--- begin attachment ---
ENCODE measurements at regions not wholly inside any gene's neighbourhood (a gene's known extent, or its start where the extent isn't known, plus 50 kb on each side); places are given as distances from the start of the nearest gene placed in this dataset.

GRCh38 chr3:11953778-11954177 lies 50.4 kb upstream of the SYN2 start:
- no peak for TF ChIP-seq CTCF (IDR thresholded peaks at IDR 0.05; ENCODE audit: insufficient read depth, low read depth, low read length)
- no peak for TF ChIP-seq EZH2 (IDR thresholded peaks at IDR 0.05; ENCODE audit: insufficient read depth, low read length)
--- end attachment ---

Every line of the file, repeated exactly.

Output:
ENCODE measurements at regions not wholly inside any gene's neighbourhood (a gene's known extent, or its start where the extent isn't known, plus 50 kb on each side); places are given as distances from the start of the nearest gene placed in this dataset.

GRCh38 chr3:11953778-11954177 lies 50.4 kb upstream of the SYN2 start:
- no peak for TF ChIP-seq CTCF (IDR thresholded peaks at IDR 0.05; ENCODE audit: insufficient read depth, low read depth, low read length)
- no peak for TF ChIP-seq EZH2 (IDR thresholded peaks at IDR 0.05; ENCODE audit: insufficient read depth, low read length)